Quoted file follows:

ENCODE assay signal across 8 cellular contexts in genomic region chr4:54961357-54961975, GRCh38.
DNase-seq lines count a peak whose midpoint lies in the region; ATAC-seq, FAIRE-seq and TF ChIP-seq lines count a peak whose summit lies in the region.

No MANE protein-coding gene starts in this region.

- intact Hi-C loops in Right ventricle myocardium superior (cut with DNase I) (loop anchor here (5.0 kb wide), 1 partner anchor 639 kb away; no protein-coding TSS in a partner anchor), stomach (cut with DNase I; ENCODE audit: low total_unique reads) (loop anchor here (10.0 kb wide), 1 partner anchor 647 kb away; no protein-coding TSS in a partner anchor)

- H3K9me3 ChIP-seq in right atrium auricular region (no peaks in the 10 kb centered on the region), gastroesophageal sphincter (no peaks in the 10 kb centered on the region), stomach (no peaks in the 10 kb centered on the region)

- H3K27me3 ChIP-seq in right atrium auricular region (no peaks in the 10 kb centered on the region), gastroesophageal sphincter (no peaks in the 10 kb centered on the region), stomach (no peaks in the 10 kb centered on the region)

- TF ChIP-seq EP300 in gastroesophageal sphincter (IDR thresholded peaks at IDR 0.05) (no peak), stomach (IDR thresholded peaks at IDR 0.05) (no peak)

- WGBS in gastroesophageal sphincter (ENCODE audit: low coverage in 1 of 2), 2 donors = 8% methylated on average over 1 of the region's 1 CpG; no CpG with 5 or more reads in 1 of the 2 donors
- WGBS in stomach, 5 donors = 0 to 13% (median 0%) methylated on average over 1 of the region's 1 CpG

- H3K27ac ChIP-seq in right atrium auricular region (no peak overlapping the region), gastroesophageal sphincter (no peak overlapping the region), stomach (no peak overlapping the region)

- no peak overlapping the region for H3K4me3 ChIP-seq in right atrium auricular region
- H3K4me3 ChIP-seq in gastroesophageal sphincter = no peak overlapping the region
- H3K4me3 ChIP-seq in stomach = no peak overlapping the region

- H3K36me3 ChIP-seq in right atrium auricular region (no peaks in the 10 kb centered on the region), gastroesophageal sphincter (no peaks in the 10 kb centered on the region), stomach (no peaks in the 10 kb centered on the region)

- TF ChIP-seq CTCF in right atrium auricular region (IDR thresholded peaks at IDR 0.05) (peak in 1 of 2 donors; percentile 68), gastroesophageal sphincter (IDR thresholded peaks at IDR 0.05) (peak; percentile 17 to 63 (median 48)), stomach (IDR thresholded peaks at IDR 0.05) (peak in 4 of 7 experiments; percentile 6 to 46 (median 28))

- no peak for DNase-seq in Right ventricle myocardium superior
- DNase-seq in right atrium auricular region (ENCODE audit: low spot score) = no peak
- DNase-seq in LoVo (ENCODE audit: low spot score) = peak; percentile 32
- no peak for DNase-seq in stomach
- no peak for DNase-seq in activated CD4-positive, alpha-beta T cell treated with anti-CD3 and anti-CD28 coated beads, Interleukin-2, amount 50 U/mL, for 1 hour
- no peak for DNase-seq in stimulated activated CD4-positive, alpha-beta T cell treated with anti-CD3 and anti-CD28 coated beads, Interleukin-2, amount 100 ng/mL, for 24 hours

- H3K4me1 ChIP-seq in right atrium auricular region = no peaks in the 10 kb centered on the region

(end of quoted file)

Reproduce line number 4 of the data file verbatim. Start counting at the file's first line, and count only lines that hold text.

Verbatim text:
- intact Hi-C loops in Right ventricle myocardium superior (cut with DNase I) (loop anchor here (5.0 kb wide), 1 partner anchor 639 kb away; no protein-coding TSS in a partner anchor), stomach (cut with DNase I; ENCODE audit: low total_unique reads) (loop anchor here (10.0 kb wide), 1 partner anchor 647 kb away; no protein-coding TSS in a partner anchor)